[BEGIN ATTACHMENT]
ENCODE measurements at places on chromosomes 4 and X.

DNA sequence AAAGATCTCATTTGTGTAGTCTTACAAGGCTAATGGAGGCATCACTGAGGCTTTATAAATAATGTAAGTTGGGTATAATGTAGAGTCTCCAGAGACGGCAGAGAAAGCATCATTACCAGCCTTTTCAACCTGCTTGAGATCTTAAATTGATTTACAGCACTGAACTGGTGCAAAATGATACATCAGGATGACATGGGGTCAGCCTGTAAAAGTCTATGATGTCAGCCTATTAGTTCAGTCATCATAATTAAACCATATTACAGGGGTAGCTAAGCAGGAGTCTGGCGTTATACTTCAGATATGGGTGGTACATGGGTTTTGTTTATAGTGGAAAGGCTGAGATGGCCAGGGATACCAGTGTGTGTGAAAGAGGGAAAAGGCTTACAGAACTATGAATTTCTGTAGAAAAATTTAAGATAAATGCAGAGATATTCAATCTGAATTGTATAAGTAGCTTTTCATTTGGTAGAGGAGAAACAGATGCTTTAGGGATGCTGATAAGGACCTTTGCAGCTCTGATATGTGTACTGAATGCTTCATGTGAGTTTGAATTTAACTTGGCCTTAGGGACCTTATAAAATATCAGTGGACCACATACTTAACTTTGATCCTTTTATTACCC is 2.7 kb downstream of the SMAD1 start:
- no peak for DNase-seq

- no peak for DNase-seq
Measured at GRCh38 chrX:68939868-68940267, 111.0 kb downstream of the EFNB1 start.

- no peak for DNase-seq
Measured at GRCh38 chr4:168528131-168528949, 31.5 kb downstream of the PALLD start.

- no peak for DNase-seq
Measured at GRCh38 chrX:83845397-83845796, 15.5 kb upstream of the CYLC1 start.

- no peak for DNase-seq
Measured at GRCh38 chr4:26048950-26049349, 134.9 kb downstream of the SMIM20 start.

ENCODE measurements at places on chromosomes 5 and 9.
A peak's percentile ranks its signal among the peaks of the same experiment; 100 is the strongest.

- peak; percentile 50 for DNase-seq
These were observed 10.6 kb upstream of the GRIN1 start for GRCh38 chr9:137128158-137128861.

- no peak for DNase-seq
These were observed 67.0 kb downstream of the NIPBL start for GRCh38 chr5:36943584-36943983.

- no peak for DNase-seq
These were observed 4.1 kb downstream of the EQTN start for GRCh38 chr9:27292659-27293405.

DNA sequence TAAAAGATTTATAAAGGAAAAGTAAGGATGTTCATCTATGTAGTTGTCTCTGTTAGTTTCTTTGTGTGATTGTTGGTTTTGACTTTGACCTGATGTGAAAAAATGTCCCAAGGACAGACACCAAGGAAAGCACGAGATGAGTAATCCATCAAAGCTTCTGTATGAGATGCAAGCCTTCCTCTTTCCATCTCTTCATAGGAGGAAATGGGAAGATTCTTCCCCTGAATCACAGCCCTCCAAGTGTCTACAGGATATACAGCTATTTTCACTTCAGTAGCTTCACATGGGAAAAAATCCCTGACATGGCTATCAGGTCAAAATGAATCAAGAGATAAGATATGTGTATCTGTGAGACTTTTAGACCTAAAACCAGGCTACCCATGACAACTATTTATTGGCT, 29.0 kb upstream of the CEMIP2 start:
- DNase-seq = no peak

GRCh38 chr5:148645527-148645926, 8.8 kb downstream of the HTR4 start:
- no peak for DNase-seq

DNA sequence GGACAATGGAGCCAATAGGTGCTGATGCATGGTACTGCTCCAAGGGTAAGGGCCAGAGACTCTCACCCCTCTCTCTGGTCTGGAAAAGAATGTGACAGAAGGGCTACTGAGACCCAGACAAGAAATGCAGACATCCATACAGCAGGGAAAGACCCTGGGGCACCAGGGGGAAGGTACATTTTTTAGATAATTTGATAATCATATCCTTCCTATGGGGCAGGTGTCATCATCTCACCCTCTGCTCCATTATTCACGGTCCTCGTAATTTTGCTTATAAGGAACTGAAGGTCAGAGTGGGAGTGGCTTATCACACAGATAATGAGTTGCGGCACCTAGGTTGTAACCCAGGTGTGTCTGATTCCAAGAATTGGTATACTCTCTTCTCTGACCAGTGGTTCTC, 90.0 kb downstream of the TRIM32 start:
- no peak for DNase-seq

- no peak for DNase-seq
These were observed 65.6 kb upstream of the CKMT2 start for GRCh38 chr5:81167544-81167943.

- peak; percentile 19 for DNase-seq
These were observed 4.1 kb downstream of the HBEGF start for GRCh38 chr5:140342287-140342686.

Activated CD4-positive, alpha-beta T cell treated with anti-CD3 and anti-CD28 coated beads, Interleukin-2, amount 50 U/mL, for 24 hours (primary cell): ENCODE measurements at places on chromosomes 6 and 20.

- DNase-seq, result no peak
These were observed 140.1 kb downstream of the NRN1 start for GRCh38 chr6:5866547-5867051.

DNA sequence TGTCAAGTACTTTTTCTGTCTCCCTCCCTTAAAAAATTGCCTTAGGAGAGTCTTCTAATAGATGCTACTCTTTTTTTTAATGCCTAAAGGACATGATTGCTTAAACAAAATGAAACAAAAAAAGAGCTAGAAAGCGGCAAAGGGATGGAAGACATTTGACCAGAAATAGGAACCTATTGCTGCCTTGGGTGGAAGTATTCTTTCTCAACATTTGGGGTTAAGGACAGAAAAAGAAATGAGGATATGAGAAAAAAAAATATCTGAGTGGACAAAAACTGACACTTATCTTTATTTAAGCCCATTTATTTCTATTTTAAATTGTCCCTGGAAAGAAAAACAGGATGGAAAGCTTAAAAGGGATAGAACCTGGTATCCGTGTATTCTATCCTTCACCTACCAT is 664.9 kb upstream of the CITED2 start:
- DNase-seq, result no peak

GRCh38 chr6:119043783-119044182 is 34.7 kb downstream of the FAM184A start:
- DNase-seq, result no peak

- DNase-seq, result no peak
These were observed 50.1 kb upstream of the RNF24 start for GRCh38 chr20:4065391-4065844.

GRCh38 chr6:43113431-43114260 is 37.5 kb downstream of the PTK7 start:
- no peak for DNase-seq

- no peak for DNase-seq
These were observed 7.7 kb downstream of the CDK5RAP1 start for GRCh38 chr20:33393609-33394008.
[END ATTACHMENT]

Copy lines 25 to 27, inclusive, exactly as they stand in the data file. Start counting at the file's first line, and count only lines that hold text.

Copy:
- no peak for DNase-seq

- no peak for DNase-seq
These were observed 65.6 kb upstream of the CKMT2 start for GRCh38 chr5:81167544-81167943.